WICKLIFFE, KY (8/3/12) – Wickliffe Mounds State Historic Site will host a ceremony Thursday, Aug. 23, to acknowledge the reburial of excavated remains and restoration of the burial mound. The 10 a.m. CDT program will include officials from the Chickasaw Nation and the Tourism, Arts and Heritage Cabinet.
Wickliffe Mounds is an archaeological site of a Native American village of the Mississippian culture. The site was first excavated in the 1930s by a private owner, revealing numerous burials that were placed on public view.
Murray State University took over the site in 1983 and sponsored archaeological field schools and scientific research under the direction of a professional archaeologist, Dr. Kit Wesler.
In 1991, after the passage of the Native American Graves Protection and Repatriation Act, the remains were taken from public view and the cemetery exhibit was updated with new interpretive information, including replicas of a few burials. Forensic studies of the remains were performed and consultations with Native Americans began.
In 2004, the site was transferred to the Kentucky Department of Parks and became a state historic site. The remains were kept in a secure area until consultations with Native American tribes, archaeologists and further documentation could be completed.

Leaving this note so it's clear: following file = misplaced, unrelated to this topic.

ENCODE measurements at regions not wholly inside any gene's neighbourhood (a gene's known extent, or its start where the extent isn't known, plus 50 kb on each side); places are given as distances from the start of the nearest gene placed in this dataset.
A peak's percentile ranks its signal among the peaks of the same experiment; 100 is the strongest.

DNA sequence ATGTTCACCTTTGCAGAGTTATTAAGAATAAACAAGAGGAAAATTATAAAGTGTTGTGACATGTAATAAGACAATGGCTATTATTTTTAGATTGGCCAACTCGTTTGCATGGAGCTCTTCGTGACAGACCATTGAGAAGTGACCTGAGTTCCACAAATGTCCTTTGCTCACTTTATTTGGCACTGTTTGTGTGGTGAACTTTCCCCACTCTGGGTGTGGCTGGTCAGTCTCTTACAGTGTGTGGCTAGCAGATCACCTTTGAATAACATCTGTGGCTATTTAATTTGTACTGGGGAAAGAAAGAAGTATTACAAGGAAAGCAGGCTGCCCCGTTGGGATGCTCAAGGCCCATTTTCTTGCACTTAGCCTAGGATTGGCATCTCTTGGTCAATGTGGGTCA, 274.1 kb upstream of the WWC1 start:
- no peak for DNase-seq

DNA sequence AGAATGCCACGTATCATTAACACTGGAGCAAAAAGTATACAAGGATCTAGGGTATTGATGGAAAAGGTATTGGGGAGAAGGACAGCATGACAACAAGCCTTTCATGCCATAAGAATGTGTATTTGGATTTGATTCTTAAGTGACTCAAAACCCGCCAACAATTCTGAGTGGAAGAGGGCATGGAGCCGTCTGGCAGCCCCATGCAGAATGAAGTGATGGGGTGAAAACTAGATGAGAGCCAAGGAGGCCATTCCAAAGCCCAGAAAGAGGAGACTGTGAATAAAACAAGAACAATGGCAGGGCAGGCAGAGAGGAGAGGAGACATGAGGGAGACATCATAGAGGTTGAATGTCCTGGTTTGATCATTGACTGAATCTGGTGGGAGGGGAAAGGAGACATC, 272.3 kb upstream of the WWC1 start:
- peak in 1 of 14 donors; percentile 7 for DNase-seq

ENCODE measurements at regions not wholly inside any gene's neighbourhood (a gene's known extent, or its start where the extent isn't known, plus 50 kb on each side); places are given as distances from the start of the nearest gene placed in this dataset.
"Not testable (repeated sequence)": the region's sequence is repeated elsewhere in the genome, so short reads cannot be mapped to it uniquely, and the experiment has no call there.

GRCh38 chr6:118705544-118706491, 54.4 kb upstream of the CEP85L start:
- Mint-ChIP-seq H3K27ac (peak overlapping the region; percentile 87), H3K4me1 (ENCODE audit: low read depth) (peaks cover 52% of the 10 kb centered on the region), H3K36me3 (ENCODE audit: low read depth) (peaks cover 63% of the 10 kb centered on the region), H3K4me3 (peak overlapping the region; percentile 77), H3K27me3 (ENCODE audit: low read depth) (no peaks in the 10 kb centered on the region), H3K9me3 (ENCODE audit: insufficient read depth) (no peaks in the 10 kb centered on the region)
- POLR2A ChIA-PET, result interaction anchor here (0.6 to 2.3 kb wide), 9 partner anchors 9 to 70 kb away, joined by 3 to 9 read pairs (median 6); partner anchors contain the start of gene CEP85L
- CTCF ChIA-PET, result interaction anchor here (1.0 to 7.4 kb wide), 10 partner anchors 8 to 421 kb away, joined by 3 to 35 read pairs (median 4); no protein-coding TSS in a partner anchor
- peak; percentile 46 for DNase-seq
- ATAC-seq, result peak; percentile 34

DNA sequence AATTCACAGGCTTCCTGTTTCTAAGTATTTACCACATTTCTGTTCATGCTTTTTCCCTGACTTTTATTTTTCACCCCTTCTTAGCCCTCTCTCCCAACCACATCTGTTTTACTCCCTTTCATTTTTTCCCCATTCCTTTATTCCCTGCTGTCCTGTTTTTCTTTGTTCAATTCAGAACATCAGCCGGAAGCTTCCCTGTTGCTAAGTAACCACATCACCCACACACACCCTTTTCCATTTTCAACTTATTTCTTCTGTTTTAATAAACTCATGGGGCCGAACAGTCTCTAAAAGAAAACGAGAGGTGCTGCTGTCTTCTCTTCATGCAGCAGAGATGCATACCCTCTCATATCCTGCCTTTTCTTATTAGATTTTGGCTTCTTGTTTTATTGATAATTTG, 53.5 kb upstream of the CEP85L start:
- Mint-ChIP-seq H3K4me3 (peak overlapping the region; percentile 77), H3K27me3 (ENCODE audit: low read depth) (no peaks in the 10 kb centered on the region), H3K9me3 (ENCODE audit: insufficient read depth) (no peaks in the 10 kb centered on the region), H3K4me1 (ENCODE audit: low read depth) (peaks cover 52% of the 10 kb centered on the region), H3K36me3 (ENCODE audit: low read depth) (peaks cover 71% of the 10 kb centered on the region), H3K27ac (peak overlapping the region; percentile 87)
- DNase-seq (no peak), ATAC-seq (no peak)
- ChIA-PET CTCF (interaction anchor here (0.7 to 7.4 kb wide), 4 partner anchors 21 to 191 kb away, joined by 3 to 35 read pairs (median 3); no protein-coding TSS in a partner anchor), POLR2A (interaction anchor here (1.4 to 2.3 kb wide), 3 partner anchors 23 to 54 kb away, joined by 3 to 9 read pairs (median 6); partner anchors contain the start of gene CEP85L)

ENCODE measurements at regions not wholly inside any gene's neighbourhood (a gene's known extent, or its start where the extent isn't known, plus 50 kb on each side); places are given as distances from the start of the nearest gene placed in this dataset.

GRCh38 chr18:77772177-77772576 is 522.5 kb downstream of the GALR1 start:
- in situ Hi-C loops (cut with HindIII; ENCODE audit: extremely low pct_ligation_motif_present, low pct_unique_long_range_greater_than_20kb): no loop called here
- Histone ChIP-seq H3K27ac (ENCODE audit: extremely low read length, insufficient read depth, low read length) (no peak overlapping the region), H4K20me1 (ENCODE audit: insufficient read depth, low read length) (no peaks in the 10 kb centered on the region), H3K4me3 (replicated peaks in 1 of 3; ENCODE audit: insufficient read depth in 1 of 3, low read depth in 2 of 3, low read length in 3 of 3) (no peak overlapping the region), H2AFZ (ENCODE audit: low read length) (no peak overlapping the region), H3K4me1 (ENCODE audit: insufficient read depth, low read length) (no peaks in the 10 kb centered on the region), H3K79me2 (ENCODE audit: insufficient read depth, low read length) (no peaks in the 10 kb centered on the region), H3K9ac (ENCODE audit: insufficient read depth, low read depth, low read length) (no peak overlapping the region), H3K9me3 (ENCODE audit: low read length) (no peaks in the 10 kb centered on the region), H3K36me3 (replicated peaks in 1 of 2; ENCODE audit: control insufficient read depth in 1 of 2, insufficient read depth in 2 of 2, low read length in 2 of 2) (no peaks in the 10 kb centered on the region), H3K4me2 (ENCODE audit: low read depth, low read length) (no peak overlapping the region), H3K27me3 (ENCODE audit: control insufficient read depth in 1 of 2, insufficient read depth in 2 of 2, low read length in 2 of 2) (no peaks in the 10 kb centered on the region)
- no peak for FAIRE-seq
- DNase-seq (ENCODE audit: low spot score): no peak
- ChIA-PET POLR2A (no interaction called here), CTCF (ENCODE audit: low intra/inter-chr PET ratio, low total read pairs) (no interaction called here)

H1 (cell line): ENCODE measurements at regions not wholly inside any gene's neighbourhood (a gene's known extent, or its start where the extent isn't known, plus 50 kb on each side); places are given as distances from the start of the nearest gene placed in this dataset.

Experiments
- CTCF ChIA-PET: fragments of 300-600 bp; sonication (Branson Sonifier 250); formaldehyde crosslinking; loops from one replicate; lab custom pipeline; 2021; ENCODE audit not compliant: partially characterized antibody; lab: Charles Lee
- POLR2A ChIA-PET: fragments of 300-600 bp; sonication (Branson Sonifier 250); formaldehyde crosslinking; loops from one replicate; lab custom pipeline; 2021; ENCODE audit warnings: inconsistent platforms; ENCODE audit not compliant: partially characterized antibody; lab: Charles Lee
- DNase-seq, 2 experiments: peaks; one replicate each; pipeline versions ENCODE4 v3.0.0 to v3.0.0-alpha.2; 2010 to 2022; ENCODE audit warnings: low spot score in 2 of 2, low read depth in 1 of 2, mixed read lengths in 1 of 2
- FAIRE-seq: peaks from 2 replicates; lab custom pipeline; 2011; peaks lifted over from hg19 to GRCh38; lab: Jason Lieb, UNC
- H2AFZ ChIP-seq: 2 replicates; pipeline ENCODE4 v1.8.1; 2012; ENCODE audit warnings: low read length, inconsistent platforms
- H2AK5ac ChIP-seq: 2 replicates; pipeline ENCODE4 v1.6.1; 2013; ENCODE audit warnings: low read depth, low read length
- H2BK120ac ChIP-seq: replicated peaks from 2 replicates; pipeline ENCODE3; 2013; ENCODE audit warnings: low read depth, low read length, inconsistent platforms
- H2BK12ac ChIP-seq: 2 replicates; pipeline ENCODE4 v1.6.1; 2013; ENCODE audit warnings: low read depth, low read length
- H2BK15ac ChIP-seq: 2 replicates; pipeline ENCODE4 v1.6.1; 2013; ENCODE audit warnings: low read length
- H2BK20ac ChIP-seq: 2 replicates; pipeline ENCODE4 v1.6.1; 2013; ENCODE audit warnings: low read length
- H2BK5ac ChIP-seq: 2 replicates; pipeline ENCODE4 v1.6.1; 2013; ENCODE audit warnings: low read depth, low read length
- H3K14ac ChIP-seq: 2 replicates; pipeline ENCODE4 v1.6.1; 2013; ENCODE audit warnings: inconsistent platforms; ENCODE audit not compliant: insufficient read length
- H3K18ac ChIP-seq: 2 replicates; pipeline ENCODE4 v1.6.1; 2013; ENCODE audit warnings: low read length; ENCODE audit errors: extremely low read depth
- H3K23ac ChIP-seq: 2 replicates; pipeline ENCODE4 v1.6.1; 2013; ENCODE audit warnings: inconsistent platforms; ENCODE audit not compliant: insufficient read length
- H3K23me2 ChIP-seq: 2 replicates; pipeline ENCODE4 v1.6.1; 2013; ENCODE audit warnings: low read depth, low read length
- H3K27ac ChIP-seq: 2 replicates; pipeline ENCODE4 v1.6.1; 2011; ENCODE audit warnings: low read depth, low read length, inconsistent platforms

The Chickasaw Nation has been working with Wickliffe Mounds representatives, Kentucky State Parks, other Native American tribes, archaeologists from Murray State University and the Kentucky Heritage Council for some time on an agreement for a reburial of the remains.
“It is gratifying to reach this agreement, because we have a solemn responsibility to see that our ancestors are treated with the respect they deserve,” said Chickasaw Nation Governor Bill Anoatubby.
The cemetery mound project included a reburial of the Native American remains and reconstruction of the original burial mound. The Chickasaw Nation, a federally recognized tribe that has taken the leading role in consultations with Wickliffe Mounds and Kentucky State Parks, oversaw the reburial in June 2011. Wesler, of the Department of Geosciences, Murray State University, provided the archaeological support.
The park continues to develop new interpretive information to tell the story of the Mississippian people who occupied the site at Wickliffe Mounds nearly a thousand years ago, creating an educational park for all visitors to experience today.
The public is invited to attend the ceremony, which will include the Chickasaw Nation Dance Troupe. Marcheta Sparrow, secretary of the Tourism, Arts and Heritage Cabinet; Elaine Walker, commissioner of the Department of Parks; and Jefferson Keel, Lt. Governor of the Chickasaw Nation, are scheduled to attend, along with the staff and volunteers of Wickliffe Mounds State Historic Site.
The Aug. 23 ceremony and museum admission are free of charge.
Information provided by Gil Lawson (Tourism, Arts and Heritage Cabinet)
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